I’m Not Tired of Love

As we close this month of love this coming week I wanted to share one more thought about love as it has to do with families, communities and relationships. Love comes with challenges and there’s always the potential to be hurt by love. But I believe that it’s worth the risk. Love should teach us many things, it should make our lives richer and more fulfilling, it should give us support and encouragement through life’s challenges, and should create rewarding opportunities and relationships.

The one thing love should not do is make us bitter, unhappy, or tired. Yes, sometimes we’ll feel that way because of other aspects of our lives, but love itself should not make us feel that way. If you really feel bitter or unhappy about a relationship that you thought was love, it probably wasn’t love, or isn’t love anymore. Love, like many other things in our lives often changes and grows and goes through seasons, some of which will be more challenging or less invigorating, but generally it should be one of the more consistently positive aspects of your life.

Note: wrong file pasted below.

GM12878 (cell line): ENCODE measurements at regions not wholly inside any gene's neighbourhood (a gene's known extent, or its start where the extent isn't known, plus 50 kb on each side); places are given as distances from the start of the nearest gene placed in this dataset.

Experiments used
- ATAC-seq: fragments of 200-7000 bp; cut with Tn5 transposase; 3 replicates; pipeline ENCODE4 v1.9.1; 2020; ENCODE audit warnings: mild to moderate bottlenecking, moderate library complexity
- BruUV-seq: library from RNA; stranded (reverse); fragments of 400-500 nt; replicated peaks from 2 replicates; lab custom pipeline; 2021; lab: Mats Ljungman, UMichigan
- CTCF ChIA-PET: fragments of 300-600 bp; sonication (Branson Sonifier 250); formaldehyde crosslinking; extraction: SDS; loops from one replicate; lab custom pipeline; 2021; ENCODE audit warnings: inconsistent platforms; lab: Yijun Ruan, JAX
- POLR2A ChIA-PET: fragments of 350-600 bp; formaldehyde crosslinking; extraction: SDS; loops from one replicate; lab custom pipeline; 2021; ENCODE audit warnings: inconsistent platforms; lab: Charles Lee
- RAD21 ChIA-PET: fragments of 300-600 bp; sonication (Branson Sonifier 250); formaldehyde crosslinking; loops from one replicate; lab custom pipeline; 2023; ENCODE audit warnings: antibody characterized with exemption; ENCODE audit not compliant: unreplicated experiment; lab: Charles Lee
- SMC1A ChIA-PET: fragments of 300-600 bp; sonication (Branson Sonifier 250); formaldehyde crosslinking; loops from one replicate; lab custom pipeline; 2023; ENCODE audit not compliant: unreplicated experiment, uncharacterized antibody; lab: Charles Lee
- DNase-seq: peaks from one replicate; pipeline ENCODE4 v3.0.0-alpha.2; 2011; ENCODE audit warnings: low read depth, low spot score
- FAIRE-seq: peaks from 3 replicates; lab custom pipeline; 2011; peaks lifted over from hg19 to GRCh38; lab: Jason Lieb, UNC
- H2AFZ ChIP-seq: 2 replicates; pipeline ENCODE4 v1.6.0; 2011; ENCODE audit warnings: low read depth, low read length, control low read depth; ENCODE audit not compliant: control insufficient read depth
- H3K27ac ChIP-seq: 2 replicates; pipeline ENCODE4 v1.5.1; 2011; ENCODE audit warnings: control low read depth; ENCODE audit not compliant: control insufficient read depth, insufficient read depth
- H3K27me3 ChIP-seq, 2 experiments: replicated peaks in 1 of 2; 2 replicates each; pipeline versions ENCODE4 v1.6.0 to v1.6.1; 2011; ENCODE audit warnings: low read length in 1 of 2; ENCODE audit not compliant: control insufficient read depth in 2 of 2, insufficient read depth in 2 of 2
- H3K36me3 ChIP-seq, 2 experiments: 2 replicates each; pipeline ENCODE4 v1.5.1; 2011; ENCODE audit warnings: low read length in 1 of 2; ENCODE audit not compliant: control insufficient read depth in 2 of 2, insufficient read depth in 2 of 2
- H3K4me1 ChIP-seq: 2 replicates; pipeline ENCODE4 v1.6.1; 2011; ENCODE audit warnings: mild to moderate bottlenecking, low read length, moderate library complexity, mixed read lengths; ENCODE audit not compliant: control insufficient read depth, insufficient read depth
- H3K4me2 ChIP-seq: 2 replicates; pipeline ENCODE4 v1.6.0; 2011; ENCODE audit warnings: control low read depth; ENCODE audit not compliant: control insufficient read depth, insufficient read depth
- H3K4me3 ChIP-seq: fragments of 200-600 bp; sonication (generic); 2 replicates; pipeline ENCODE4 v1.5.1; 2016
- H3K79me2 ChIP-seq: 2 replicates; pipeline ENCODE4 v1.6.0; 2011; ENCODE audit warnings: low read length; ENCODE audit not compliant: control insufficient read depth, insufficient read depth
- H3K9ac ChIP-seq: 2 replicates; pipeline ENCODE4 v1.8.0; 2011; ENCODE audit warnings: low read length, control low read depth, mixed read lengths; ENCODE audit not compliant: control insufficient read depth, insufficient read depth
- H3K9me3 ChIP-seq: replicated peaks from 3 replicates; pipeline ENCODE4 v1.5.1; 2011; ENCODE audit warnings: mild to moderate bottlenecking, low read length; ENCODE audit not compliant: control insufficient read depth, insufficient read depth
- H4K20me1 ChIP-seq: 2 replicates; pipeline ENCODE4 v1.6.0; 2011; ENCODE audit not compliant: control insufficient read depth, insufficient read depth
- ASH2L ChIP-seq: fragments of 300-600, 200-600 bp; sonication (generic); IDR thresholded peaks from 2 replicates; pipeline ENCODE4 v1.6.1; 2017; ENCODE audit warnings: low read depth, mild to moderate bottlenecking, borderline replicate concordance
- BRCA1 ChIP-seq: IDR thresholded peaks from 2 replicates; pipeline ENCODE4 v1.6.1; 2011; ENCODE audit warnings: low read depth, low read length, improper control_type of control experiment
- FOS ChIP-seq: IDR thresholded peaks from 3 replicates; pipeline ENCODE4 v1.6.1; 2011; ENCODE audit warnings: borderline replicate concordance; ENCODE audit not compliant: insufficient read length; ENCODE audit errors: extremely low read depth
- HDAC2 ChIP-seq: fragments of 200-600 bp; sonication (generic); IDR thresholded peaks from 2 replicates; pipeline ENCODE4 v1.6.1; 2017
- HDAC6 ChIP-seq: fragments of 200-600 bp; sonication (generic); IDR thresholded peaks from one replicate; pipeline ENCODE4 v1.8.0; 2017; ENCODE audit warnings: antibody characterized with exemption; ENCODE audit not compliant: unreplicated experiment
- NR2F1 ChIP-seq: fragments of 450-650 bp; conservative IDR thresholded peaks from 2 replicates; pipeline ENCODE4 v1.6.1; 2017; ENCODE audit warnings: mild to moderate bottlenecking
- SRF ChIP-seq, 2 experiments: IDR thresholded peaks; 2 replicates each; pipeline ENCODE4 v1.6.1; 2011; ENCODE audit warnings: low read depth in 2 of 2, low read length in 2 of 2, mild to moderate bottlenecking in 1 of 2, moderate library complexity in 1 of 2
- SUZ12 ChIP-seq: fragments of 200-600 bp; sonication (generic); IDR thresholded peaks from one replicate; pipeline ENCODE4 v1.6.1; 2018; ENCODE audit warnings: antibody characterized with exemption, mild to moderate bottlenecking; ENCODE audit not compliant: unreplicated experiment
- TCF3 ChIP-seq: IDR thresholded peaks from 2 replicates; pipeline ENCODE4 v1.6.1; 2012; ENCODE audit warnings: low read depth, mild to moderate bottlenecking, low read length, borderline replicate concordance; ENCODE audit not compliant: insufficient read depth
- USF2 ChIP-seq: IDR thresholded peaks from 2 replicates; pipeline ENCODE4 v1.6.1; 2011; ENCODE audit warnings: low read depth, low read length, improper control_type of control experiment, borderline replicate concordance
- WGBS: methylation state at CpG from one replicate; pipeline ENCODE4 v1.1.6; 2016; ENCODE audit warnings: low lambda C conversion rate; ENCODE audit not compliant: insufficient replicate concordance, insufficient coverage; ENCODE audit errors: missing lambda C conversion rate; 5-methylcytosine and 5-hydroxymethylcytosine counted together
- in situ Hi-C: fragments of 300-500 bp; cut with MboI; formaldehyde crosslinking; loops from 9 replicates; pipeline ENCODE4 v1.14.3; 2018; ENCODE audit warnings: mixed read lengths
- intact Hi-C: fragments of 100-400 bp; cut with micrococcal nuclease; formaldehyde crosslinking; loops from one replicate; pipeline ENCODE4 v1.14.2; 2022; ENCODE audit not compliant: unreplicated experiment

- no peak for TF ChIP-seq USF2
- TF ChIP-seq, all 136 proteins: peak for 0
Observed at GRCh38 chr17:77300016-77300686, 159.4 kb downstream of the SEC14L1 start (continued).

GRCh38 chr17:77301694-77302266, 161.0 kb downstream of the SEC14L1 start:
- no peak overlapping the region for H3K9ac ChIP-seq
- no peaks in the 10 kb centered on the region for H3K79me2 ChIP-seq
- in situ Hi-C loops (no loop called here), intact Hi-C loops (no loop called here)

Overall you should be sustained through the more difficult times both regarding your love life as well as the rest of your life. Love should make us want to share the good with the world, to help others have what we have, to turn the tide from the negative to the positive. Love should inspire us to live full lives, lives that make a positive impact on each of us and the world around us.

If you’re not feeling inspired, maybe it’s time for a talk with your significant other and family. Maybe you need to get serious about what’s going on with you personally and relationally.  Maybe it’s time for some changes.  Life shouldn’t consistently drag us down, and when it does we should have the support in our lives to get back on our feet.

On the other side of that, if you’re doing well or even thriving, it’s your turn to be a support for someone else and give them a helping hand.  Everyone needs a little helping hand from time to time, and a reminder that there’s still love in the world.

Customer Service for the Ages